Super Size Me (2004)
Starring: Morgan Spurlock, Alexandra Jamieson, Dr Daryl Isaacs, Dr. Lisa Ganjhu, Dr. Stephen Siegel, Ron English, Jared Fogel
Directed by: Morgan Spurlock
I finally got around to watching this last week when it was on Movie Central HD. I wasn’t that interested in it when it first came out, since I’m a big fan of McDonald’s, and thought the premise was obvious and silly. But since then, I’ve become a big fan of watching documentaries, so it was time to give it a chance.
As a documentary, Super Size Me, director Morgan Spurlock‘s examination on the effects of eating nothing but McDonald’s three times a day for an entire month, is very entertaining and delivers a strong message about our ever-expanding society. As an experiment, it leaves a bit to be desired.
The ground rules for Spurlock’s McDonald’s diet were that he could only consume things sold at McDonald’s (including water), had to eat three squares a day, try everything on the menu at least once, and only super size his meal when asked. Also, to better approximate the routine of the average American, he had to stop exercising and limit his walking to 5000 steps a day.
The first problem with his experiment is that before the diet, Spurlock was a fit individual who didn’t eat a lot of fast food as a part of his ordinary diet. His girlfriend is a vegan chef fer cris’ sakes! So, he isn’t exactly the ideal candidate from which to observe the effects of such an experiment. His body hasn’t built up the necessary tolerances and is accustomed to a more active lifestyle. So the changes that happen to him throughout the movie are far more drastic than they would be in an individual more accustomed to eating poorly and exercising little. It would be like a life-long vegetarian going on a meat diet all of a sudden. The meat itself might be healthy, but their system hasn’t adapted to it.
Not that I’m saying fast food is healthy, because it’s not. I have no doubt that going on an all McDonald’s diet would wreck havoc on most people’s systems, if not as badly as it did Spurlock’s. Which gets me back to my original problem with Super Size Me: the results of the major part of the movie all equal a big DUH. I don’t need to watch a 100 minute movie to learn that it’s a bad idea to eat nothing but McDonald’s, and I’m not sure that doing so effectively proves that eating it in reasonable amounts is bad for you. McDonald’s is probably my favourite fast food joint, and I still couldn’t eat there twice in a day, much less three times for a whole month.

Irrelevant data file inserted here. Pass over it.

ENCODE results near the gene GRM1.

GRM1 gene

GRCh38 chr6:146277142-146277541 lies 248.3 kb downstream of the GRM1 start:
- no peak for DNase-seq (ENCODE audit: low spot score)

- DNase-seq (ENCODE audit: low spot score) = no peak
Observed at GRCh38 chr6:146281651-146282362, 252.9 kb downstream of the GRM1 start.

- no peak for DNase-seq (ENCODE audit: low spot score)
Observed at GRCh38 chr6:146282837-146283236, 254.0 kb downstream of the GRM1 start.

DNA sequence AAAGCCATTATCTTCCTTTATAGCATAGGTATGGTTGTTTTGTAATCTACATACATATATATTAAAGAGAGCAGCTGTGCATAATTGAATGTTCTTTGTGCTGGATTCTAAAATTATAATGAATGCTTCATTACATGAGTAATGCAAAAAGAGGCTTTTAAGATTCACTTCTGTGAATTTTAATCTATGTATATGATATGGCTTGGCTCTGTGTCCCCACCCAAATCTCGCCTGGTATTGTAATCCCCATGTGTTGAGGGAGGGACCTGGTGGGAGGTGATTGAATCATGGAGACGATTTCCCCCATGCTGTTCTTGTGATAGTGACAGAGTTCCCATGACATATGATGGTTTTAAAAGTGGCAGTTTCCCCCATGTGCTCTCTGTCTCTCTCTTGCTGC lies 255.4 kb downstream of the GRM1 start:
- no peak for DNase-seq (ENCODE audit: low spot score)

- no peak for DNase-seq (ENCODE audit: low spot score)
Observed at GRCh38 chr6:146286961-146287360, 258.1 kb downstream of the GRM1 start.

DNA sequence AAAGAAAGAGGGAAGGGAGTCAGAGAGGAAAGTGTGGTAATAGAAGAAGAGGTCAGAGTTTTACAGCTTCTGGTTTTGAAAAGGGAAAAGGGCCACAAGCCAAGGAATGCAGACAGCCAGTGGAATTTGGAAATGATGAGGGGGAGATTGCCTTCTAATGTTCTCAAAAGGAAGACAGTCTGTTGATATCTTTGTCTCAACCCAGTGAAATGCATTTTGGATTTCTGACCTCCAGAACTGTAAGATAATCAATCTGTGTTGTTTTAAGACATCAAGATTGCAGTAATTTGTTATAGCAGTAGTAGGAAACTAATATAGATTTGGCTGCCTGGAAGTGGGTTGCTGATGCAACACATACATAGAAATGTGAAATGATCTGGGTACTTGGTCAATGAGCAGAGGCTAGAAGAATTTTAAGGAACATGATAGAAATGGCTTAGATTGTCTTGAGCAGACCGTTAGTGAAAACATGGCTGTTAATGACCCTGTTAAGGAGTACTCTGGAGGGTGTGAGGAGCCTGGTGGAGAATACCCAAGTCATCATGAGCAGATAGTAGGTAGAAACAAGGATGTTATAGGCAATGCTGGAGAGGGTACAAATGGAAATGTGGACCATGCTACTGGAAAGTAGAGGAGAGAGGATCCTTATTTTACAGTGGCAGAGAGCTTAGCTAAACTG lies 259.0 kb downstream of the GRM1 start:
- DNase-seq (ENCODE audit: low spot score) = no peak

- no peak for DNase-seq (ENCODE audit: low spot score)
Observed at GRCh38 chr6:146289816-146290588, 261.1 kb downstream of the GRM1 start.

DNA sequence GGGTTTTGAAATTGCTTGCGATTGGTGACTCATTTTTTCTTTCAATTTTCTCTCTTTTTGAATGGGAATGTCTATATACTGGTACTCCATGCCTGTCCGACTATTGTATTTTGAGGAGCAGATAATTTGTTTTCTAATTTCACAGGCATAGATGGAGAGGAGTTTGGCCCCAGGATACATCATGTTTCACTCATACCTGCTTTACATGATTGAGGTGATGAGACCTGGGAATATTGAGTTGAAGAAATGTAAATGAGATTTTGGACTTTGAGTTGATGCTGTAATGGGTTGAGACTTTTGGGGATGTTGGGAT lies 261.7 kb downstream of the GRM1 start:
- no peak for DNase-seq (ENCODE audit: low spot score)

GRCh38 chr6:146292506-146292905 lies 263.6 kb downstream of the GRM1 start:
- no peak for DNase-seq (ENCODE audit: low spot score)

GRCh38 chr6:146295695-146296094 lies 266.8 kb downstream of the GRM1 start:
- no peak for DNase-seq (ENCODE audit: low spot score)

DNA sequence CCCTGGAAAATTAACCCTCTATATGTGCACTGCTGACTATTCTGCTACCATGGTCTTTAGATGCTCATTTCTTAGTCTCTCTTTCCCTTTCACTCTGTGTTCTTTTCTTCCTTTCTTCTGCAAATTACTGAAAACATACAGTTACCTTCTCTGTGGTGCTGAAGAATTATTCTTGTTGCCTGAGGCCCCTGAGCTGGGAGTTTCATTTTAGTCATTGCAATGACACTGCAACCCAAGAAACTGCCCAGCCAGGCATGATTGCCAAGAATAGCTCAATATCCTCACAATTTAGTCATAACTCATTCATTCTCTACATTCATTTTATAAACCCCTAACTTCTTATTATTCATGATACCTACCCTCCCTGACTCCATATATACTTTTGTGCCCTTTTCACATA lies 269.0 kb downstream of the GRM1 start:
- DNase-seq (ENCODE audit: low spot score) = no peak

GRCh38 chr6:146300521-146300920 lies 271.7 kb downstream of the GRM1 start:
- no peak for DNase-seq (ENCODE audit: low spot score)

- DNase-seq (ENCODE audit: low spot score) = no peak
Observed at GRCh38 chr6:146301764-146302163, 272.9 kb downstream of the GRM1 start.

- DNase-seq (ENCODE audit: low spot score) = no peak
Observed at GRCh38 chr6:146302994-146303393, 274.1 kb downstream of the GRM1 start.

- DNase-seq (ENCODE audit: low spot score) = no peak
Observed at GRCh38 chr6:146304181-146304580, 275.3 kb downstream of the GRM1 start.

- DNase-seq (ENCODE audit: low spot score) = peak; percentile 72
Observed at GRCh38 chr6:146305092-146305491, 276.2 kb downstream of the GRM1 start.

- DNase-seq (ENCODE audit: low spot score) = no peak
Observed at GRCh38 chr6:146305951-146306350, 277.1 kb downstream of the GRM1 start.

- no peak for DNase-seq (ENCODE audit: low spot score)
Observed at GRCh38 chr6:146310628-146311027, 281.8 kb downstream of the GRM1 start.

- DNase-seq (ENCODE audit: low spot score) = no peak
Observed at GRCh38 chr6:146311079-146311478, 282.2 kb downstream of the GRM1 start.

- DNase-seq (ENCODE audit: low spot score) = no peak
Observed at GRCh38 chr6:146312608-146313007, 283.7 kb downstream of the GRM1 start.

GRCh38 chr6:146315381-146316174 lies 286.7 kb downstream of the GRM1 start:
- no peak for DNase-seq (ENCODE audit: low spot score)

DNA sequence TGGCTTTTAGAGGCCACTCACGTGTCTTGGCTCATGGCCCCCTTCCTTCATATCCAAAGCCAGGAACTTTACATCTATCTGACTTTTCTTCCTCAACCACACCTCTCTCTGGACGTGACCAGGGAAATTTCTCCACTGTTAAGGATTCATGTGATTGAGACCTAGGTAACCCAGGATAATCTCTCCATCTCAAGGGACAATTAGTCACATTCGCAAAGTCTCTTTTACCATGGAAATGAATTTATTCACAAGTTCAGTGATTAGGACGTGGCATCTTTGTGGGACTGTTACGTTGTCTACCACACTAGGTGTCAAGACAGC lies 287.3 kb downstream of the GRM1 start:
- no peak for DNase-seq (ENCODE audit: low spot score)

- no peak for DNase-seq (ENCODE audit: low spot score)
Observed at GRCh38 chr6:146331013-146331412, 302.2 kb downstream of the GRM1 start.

However, the experiment is merely the movie’s hook, something to grab people’s attention so they’ll watch a documentary. The strength of the movie is the footage in between Spurlock’s meals and trips to the doctor. Super Size Me has important things to say about ever-growing portion sizes in America, how obesity is second only to smoking in causing preventable deaths, and the pervasiveness of unhealthy eating in schools across the nation. The portion size thing I completely understand, because I was fucking shocked at how much food I get served when I go to the States. It’s pretty disgusting y’all. When my wife go to McDonald’s here in Canada, I’ll often get a Super Sized meal so we can share the fries, instead of ordering two orders of fries. So when we went to McDonald’s in Anaheim on our honeymoon, we did the same… and our minds were blown by what Americans call Super Sized. I had to take a photo, because I couldn’t believe they considered that fit for single meal consumption. In Canada, our Super Sizes are what Americans get as part of a regular value meal (our mediums are their smalls). I’ve heard that this has since changed, and I should hope so. (In Europe, our mediums are their largest size).
Understand, I am no health fanatic, and would classify myself as overweight (but not obese). So I understand that it isn’t that easy to make healthier choices, and I like lots of food that isn’t good for me. But no one needs to drink that much pop in one sitting, or perhaps in one day. And it isn’t just McDonald’s either. When I went to restaurants, I was shocked at the size of the food, so much so that I made an icon of me trying to eat a sandwich served to me in Anaheim (I didn’t get through half of it). If the only thing this movie accomplishes is to make people think about how large their serving sizes are, then it will be a worthwhile experiment.
As an experiment, the movie offers some interest and is certainly entertaining in a voyeuristic way, but is less than convincing. But, as a call to arms to change the way we eat, the way we view fast food empires, and, most importantly, what we feed our children, Super Size Me is a worthwhile, important venture that should be seen. Obesity is a growing problem threatening our world along with smoking, climate change, and terrorism, and people really need to think about what effect it has on us as a whole (especially for those of us with universal health care). It even gave me a few things to think about. That said, when the movie was over… I really craved a Big Mac.